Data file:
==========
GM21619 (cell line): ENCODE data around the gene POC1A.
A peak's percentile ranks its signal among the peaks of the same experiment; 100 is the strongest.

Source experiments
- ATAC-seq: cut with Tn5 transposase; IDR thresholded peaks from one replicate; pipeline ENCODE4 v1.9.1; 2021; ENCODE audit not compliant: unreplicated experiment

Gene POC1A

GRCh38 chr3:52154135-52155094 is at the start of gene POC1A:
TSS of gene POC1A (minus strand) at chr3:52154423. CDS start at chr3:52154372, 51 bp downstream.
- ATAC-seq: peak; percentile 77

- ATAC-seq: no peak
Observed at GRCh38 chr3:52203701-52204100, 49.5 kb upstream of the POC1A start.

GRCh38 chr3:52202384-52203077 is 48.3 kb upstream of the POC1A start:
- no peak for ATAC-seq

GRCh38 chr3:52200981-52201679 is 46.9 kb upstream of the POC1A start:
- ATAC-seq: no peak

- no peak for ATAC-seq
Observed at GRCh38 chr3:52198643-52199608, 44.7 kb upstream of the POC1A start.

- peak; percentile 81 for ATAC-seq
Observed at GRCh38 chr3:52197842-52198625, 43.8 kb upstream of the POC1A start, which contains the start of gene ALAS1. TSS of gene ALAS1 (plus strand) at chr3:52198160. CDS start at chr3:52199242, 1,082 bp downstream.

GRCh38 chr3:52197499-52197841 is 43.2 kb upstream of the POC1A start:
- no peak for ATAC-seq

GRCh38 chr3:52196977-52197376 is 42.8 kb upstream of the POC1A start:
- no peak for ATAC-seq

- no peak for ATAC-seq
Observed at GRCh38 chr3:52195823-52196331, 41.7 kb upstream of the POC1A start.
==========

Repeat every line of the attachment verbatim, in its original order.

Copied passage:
GM21619 (cell line): ENCODE data around the gene POC1A.
A peak's percentile ranks its signal among the peaks of the same experiment; 100 is the strongest.

Source experiments
- ATAC-seq: cut with Tn5 transposase; IDR thresholded peaks from one replicate; pipeline ENCODE4 v1.9.1; 2021; ENCODE audit not compliant: unreplicated experiment

Gene POC1A

GRCh38 chr3:52154135-52155094 is at the start of gene POC1A:
TSS of gene POC1A (minus strand) at chr3:52154423. CDS start at chr3:52154372, 51 bp downstream.
- ATAC-seq: peak; percentile 77

- ATAC-seq: no peak
Observed at GRCh38 chr3:52203701-52204100, 49.5 kb upstream of the POC1A start.

GRCh38 chr3:52202384-52203077 is 48.3 kb upstream of the POC1A start:
- no peak for ATAC-seq

GRCh38 chr3:52200981-52201679 is 46.9 kb upstream of the POC1A start:
- ATAC-seq: no peak

- no peak for ATAC-seq
Observed at GRCh38 chr3:52198643-52199608, 44.7 kb upstream of the POC1A start.

- peak; percentile 81 for ATAC-seq
Observed at GRCh38 chr3:52197842-52198625, 43.8 kb upstream of the POC1A start, which contains the start of gene ALAS1. TSS of gene ALAS1 (plus strand) at chr3:52198160. CDS start at chr3:52199242, 1,082 bp downstream.

GRCh38 chr3:52197499-52197841 is 43.2 kb upstream of the POC1A start:
- no peak for ATAC-seq

GRCh38 chr3:52196977-52197376 is 42.8 kb upstream of the POC1A start:
- no peak for ATAC-seq

- no peak for ATAC-seq
Observed at GRCh38 chr3:52195823-52196331, 41.7 kb upstream of the POC1A start.